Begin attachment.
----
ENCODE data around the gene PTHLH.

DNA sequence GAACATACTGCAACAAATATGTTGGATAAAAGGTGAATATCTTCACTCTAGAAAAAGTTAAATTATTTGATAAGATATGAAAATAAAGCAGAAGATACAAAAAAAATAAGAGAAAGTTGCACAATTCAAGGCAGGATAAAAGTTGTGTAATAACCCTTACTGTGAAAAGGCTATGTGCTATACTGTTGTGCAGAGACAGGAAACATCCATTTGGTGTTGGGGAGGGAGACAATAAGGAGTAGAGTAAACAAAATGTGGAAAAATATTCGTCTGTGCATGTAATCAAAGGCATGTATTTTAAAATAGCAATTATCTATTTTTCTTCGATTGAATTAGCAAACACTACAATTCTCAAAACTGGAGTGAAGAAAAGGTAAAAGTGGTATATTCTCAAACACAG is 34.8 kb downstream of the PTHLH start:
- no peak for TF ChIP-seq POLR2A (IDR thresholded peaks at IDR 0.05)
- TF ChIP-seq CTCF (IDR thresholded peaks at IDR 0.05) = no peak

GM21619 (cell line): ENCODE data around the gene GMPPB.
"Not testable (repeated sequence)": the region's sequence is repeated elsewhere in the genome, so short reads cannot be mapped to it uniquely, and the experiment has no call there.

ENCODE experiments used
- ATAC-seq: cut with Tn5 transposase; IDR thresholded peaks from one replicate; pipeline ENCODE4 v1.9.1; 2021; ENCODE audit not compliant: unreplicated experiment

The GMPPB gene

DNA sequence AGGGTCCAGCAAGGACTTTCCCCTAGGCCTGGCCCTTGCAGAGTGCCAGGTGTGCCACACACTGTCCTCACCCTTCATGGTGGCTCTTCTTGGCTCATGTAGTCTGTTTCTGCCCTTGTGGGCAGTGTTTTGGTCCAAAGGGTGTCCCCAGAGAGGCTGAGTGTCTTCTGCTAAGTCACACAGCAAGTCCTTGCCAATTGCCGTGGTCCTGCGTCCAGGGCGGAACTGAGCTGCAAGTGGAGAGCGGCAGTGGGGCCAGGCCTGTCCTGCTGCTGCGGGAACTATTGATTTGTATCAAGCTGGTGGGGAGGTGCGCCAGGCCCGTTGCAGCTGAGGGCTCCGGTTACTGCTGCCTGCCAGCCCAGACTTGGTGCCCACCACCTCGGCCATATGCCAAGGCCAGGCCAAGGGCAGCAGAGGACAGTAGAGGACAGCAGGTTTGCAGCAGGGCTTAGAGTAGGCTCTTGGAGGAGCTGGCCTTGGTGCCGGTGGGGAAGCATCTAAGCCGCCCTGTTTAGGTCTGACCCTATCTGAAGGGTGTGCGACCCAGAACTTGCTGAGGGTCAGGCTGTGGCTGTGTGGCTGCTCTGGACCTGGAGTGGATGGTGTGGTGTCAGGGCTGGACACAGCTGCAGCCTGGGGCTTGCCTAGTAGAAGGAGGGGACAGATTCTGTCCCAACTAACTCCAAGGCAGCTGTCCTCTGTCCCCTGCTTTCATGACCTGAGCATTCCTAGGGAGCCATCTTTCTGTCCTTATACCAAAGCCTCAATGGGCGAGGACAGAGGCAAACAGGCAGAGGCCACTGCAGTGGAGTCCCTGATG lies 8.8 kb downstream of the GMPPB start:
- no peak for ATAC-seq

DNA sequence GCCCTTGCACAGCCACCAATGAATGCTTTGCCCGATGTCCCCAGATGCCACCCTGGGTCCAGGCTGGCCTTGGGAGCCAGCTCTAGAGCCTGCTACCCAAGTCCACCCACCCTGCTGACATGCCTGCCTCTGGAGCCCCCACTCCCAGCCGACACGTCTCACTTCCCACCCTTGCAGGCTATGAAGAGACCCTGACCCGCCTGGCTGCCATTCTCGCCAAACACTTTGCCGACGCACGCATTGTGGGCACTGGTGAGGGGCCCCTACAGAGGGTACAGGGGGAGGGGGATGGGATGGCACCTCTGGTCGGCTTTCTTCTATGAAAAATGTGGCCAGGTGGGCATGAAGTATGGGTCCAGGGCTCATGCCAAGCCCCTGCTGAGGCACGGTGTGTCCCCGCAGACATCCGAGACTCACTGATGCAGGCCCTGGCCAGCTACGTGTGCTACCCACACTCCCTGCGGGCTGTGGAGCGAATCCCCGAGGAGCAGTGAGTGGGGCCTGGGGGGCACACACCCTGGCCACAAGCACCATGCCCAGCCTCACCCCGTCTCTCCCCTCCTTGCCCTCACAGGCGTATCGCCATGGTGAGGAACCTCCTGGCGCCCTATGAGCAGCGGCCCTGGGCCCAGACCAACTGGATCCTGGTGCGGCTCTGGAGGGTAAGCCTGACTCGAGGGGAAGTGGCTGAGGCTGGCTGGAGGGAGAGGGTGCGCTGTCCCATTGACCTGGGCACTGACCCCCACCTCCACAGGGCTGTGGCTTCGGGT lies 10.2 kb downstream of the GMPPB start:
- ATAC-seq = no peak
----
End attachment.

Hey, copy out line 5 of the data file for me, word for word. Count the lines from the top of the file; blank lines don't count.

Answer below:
GM21619 (cell line): ENCODE data around the gene GMPPB.